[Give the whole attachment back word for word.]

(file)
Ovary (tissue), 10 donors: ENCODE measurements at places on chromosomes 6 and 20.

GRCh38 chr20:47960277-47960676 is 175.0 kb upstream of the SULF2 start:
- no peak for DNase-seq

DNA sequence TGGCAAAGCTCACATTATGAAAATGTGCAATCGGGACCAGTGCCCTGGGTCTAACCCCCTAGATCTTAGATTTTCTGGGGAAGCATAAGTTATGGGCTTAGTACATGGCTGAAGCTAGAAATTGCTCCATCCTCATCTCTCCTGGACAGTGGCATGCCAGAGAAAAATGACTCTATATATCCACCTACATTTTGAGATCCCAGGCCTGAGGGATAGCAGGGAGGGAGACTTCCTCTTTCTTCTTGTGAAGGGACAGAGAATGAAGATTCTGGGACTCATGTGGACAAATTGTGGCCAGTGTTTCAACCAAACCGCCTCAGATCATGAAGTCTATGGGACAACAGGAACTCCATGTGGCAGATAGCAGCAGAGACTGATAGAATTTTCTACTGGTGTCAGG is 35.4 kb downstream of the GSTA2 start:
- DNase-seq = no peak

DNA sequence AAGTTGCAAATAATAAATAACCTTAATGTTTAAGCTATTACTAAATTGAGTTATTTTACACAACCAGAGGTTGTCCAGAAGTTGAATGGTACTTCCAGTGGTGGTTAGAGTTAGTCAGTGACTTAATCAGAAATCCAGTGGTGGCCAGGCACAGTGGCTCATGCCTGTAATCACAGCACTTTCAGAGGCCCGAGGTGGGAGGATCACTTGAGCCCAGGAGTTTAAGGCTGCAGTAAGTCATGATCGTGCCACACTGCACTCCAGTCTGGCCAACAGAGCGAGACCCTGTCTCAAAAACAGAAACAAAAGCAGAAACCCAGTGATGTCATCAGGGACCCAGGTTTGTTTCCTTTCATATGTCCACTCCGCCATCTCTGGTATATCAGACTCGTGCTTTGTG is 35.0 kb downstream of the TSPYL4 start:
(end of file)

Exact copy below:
Ovary (tissue), 10 donors: ENCODE measurements at places on chromosomes 6 and 20.

GRCh38 chr20:47960277-47960676 is 175.0 kb upstream of the SULF2 start:
- no peak for DNase-seq

DNA sequence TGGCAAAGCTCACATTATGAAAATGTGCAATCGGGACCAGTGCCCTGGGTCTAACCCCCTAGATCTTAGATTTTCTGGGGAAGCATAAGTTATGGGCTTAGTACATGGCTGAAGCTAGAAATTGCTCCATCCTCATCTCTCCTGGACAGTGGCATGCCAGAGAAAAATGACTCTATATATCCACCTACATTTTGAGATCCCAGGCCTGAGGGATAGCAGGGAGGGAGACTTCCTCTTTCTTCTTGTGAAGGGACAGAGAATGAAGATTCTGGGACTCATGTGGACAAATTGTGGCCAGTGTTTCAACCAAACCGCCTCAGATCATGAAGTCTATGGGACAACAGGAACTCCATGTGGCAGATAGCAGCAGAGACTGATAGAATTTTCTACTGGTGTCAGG is 35.4 kb downstream of the GSTA2 start:
- DNase-seq = no peak

DNA sequence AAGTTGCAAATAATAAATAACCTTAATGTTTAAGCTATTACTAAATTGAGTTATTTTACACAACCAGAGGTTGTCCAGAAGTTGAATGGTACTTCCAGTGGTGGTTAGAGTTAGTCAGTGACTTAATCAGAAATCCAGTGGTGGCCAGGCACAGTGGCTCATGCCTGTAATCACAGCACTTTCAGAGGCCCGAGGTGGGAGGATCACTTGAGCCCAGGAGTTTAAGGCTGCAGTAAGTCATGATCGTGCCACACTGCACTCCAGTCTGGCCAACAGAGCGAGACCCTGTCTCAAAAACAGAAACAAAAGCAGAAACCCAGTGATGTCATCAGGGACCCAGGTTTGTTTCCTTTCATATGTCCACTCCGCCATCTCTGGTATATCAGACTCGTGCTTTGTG is 35.0 kb downstream of the TSPYL4 start: